Conflict & Justice

Companies are tapping into a desire by some tourists to get up close and personal with war zones

syria-violence.jpg

Credit:

Badi Khlif/Reuters

Smoke rises during heavy fighting between rebel fighters and forces loyal to Syria's President Bashar al-Assad in the town of Morek in Hama province July 16, 2014.

Over the past year, groups of curious onlookers have gathered in the Golan Heights to peer across the Israeli-Syrian border at rumbling tanks and mortar rounds being fired in the Syrian civil war.

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(This story is based on a radio interview. Listen to the full interview.)

War tourism isn’t a new phenomenon, but according to Tel Aviv-based freelance journalist Debra Kamin, who recently wrote “The Rise of Dark Tourism: When War Zones Become Travel Destinations” for The Atlantic, it’s becoming increasingly commercialized.

“War tourism is becoming something that’s very much packaged and profitable,” Kamin says, adding that while it still comprises a small corner of the tourism industry overall, it’s growing rapidly. “You don’t have more tourists going to war zones as on cruise ships by any means,” she says, “but the faster it grows, the faster it can bring in dollars.”

So far, the list of former and current conflict zones tourists have been lured to includes Somalia, Libya, Iraq and Beirut.

“A beautiful but potentially dangerous place,” is how one operator describes Iraq. The same company markets its Beirut trip as offering as a mix of relaxation and political rallies. “If your idea of a good time is driving through a Hezbollah rally then going to get some sushi, Beirut is definitely the edgy Mediterranean destination for you.”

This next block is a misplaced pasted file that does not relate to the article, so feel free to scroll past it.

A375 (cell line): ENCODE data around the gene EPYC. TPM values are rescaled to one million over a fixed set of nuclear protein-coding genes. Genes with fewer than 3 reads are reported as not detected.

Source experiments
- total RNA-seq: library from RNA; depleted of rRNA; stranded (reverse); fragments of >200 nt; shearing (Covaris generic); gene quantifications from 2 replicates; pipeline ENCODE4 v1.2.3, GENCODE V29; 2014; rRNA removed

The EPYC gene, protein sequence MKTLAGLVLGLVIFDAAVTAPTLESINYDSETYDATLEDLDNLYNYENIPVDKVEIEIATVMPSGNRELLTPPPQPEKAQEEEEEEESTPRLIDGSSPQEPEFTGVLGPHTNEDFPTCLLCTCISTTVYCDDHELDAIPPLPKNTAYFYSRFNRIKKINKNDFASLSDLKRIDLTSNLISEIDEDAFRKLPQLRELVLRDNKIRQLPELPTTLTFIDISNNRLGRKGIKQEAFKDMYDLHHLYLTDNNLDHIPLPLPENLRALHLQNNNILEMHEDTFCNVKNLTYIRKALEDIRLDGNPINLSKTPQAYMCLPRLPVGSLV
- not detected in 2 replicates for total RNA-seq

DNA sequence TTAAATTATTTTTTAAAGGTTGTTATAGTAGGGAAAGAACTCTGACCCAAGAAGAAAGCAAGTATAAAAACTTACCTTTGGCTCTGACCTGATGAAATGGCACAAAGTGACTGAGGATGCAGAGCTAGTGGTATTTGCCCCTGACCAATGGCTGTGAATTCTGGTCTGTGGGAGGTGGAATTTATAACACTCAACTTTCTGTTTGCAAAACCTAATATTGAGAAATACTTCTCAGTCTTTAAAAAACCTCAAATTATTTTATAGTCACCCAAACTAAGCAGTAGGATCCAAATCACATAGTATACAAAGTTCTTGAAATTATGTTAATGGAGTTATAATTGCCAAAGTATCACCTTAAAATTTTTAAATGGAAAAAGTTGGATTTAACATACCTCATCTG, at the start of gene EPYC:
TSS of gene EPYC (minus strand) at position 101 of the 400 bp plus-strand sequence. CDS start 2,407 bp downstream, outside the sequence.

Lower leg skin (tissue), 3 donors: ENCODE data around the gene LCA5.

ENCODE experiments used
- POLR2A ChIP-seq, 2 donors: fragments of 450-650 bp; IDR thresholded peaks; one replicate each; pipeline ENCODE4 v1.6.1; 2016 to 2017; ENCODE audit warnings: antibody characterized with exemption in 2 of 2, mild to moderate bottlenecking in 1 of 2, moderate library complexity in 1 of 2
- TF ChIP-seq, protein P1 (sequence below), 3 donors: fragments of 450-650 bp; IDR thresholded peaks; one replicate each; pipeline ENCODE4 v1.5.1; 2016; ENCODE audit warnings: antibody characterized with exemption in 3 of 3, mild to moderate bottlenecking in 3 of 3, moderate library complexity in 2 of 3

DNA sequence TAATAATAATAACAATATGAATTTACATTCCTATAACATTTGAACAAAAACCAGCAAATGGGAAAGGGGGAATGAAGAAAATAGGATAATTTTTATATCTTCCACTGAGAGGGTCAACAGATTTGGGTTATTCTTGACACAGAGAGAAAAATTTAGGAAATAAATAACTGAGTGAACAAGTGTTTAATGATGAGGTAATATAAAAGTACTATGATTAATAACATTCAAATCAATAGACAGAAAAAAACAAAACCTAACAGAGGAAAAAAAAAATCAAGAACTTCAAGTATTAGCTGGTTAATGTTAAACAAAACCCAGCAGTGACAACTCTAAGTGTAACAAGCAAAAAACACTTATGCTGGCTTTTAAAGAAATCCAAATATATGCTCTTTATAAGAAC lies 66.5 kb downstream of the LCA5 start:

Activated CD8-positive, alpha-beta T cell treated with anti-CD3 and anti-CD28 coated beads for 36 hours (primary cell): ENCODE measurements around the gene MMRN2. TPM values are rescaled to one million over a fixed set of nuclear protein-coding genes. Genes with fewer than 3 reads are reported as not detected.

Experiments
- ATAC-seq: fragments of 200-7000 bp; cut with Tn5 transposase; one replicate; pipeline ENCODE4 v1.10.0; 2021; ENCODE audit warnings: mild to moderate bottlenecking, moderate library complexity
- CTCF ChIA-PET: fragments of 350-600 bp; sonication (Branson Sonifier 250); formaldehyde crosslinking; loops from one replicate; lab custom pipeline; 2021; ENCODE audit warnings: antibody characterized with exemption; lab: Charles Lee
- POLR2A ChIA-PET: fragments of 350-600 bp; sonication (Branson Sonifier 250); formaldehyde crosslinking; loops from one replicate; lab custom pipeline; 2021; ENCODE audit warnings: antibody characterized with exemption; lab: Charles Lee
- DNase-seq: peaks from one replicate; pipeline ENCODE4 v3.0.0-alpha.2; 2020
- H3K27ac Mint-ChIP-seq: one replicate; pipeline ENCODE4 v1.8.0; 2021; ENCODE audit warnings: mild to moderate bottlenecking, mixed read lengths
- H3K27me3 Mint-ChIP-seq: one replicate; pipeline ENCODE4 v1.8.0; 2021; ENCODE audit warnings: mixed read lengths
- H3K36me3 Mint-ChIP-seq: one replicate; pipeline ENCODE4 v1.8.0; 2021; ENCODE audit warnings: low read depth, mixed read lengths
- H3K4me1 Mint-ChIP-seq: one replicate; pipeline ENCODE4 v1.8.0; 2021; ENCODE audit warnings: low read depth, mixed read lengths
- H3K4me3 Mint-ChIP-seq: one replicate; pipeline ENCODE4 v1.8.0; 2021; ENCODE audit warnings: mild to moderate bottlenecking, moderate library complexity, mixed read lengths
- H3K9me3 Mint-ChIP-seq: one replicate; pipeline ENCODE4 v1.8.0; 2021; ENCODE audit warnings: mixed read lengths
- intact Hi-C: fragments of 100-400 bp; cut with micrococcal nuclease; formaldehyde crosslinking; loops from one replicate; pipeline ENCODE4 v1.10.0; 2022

Certain tour operators play up the riskiness of traveling to these conflict zones. “Some of them emphasize danger as the ultimate draw,” Kamin says. One company’s website displays a grenade graphic Kamin says is intended to “really entice someone who likes the idea of danger and thrill.” Others take a more educational approach and appeal to news junkies. “They bring in people who want to know more about the news, see it firsthand and talk to locals on the ground,” Kamin says.

The companies are also split on the ethics of this type of travel, with a portion of them denying that ethics are even a factor and other groups saying that in a world where news is so packaged into sound bites, venturing into a war zone to see what’s happening firsthand and meet local people isn’t unethical at all.

Kamin recounts the story of a Tel Aviv man she interviewed who traveled to Kiev just after the anti-government protests began there in February. The allure? Cheap prices and the chance to see for himself what was going on. “It was the first time he was in a place that was in the news,” Kamin says. “But there was no one telling him what to make of the situation.”

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